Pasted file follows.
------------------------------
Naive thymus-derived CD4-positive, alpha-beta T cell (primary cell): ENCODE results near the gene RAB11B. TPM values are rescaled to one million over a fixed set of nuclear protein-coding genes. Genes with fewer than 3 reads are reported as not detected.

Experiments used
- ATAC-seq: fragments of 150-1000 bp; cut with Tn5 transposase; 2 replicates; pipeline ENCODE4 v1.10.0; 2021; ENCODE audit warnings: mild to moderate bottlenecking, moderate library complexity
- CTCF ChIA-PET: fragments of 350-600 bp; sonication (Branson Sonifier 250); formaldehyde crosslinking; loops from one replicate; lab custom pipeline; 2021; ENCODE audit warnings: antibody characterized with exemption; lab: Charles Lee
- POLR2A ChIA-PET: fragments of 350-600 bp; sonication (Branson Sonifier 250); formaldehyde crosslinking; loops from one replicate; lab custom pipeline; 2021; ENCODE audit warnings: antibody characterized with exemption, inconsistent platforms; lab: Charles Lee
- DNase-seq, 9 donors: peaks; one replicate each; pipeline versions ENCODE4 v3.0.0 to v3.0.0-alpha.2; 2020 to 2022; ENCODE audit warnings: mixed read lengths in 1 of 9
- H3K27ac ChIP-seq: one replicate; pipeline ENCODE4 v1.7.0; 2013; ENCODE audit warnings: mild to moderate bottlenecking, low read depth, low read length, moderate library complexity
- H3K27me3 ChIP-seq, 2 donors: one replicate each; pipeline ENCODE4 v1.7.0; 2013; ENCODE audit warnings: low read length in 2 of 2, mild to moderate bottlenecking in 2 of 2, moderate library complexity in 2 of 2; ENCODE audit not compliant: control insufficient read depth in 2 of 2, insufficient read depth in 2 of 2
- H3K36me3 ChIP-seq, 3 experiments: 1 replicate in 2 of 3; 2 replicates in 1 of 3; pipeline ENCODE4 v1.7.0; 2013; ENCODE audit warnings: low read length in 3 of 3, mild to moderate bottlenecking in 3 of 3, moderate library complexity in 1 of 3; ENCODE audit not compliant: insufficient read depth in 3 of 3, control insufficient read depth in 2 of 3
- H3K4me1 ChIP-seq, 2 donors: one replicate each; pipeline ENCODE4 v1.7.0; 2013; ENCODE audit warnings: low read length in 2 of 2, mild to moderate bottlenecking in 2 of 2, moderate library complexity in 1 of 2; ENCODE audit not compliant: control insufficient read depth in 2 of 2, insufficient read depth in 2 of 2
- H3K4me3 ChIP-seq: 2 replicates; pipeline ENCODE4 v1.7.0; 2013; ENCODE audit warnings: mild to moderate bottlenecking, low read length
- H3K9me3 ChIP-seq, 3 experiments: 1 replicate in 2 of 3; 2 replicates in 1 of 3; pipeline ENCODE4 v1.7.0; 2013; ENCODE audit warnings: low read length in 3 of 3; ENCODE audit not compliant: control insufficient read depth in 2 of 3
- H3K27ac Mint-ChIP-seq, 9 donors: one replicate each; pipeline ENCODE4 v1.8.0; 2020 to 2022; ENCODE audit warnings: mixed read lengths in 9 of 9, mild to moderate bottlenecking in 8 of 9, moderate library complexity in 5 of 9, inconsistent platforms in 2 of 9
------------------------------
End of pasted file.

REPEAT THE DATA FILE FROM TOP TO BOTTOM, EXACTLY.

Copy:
Naive thymus-derived CD4-positive, alpha-beta T cell (primary cell): ENCODE results near the gene RAB11B. TPM values are rescaled to one million over a fixed set of nuclear protein-coding genes. Genes with fewer than 3 reads are reported as not detected.

Experiments used
- ATAC-seq: fragments of 150-1000 bp; cut with Tn5 transposase; 2 replicates; pipeline ENCODE4 v1.10.0; 2021; ENCODE audit warnings: mild to moderate bottlenecking, moderate library complexity
- CTCF ChIA-PET: fragments of 350-600 bp; sonication (Branson Sonifier 250); formaldehyde crosslinking; loops from one replicate; lab custom pipeline; 2021; ENCODE audit warnings: antibody characterized with exemption; lab: Charles Lee
- POLR2A ChIA-PET: fragments of 350-600 bp; sonication (Branson Sonifier 250); formaldehyde crosslinking; loops from one replicate; lab custom pipeline; 2021; ENCODE audit warnings: antibody characterized with exemption, inconsistent platforms; lab: Charles Lee
- DNase-seq, 9 donors: peaks; one replicate each; pipeline versions ENCODE4 v3.0.0 to v3.0.0-alpha.2; 2020 to 2022; ENCODE audit warnings: mixed read lengths in 1 of 9
- H3K27ac ChIP-seq: one replicate; pipeline ENCODE4 v1.7.0; 2013; ENCODE audit warnings: mild to moderate bottlenecking, low read depth, low read length, moderate library complexity
- H3K27me3 ChIP-seq, 2 donors: one replicate each; pipeline ENCODE4 v1.7.0; 2013; ENCODE audit warnings: low read length in 2 of 2, mild to moderate bottlenecking in 2 of 2, moderate library complexity in 2 of 2; ENCODE audit not compliant: control insufficient read depth in 2 of 2, insufficient read depth in 2 of 2
- H3K36me3 ChIP-seq, 3 experiments: 1 replicate in 2 of 3; 2 replicates in 1 of 3; pipeline ENCODE4 v1.7.0; 2013; ENCODE audit warnings: low read length in 3 of 3, mild to moderate bottlenecking in 3 of 3, moderate library complexity in 1 of 3; ENCODE audit not compliant: insufficient read depth in 3 of 3, control insufficient read depth in 2 of 3
- H3K4me1 ChIP-seq, 2 donors: one replicate each; pipeline ENCODE4 v1.7.0; 2013; ENCODE audit warnings: low read length in 2 of 2, mild to moderate bottlenecking in 2 of 2, moderate library complexity in 1 of 2; ENCODE audit not compliant: control insufficient read depth in 2 of 2, insufficient read depth in 2 of 2
- H3K4me3 ChIP-seq: 2 replicates; pipeline ENCODE4 v1.7.0; 2013; ENCODE audit warnings: mild to moderate bottlenecking, low read length
- H3K9me3 ChIP-seq, 3 experiments: 1 replicate in 2 of 3; 2 replicates in 1 of 3; pipeline ENCODE4 v1.7.0; 2013; ENCODE audit warnings: low read length in 3 of 3; ENCODE audit not compliant: control insufficient read depth in 2 of 3
- H3K27ac Mint-ChIP-seq, 9 donors: one replicate each; pipeline ENCODE4 v1.8.0; 2020 to 2022; ENCODE audit warnings: mixed read lengths in 9 of 9, mild to moderate bottlenecking in 8 of 9, moderate library complexity in 5 of 9, inconsistent platforms in 2 of 9